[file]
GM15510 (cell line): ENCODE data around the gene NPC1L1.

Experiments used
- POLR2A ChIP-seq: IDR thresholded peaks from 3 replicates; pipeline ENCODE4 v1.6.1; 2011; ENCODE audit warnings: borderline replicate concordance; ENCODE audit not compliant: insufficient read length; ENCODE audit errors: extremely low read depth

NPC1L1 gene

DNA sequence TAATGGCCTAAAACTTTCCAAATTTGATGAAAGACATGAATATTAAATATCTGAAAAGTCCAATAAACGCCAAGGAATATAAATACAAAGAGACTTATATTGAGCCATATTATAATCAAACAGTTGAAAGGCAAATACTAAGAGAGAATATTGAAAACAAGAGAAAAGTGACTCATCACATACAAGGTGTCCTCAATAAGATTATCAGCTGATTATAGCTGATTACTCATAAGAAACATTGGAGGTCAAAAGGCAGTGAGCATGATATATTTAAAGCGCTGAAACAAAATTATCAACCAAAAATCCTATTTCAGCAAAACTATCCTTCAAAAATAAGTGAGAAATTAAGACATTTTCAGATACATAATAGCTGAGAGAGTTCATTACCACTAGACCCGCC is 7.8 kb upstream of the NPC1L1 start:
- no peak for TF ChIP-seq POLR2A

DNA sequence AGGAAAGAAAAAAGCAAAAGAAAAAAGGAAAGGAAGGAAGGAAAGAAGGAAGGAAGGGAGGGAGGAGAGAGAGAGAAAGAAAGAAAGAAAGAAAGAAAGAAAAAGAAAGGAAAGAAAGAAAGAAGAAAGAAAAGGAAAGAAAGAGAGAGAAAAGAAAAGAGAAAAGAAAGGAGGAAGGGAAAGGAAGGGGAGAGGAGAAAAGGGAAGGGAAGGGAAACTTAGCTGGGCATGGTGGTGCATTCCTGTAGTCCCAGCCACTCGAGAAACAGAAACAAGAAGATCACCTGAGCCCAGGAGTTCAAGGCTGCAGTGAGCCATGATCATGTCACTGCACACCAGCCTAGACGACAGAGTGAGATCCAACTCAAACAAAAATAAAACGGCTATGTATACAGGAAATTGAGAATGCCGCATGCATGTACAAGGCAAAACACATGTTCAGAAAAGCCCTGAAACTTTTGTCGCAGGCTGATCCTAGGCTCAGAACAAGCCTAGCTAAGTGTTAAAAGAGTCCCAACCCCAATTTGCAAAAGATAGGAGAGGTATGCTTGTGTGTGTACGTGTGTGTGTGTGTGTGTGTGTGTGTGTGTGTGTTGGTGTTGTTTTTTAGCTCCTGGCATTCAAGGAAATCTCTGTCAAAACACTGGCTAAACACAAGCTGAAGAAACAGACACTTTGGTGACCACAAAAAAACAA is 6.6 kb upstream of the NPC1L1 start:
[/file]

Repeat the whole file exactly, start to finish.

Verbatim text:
GM15510 (cell line): ENCODE data around the gene NPC1L1.

Experiments used
- POLR2A ChIP-seq: IDR thresholded peaks from 3 replicates; pipeline ENCODE4 v1.6.1; 2011; ENCODE audit warnings: borderline replicate concordance; ENCODE audit not compliant: insufficient read length; ENCODE audit errors: extremely low read depth

NPC1L1 gene

DNA sequence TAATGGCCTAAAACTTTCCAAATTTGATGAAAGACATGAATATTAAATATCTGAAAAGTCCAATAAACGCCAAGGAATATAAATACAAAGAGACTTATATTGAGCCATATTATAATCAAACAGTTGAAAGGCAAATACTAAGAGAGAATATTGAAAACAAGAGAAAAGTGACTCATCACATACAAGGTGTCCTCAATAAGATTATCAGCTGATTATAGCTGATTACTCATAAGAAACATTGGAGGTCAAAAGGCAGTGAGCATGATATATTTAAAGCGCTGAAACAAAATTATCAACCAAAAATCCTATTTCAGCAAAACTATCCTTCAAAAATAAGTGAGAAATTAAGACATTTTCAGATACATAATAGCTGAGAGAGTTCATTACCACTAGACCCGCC is 7.8 kb upstream of the NPC1L1 start:
- no peak for TF ChIP-seq POLR2A

DNA sequence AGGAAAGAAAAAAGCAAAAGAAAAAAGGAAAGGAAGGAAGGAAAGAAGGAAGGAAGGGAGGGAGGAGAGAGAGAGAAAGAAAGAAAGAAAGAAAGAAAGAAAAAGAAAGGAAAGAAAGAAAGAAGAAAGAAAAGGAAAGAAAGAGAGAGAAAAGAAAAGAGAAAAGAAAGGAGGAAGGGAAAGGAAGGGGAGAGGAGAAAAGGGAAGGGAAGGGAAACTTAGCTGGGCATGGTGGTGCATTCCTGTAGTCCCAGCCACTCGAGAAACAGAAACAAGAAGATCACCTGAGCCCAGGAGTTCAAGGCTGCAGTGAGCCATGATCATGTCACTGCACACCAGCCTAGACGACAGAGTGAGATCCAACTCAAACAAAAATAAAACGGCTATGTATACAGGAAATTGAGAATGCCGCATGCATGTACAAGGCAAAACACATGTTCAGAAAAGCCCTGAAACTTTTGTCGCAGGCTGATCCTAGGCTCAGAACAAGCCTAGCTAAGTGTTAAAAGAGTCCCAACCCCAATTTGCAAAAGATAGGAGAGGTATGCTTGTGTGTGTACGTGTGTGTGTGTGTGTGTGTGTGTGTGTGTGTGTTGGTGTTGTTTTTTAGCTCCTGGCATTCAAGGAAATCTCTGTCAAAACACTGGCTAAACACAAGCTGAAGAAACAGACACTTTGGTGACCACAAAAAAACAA is 6.6 kb upstream of the NPC1L1 start: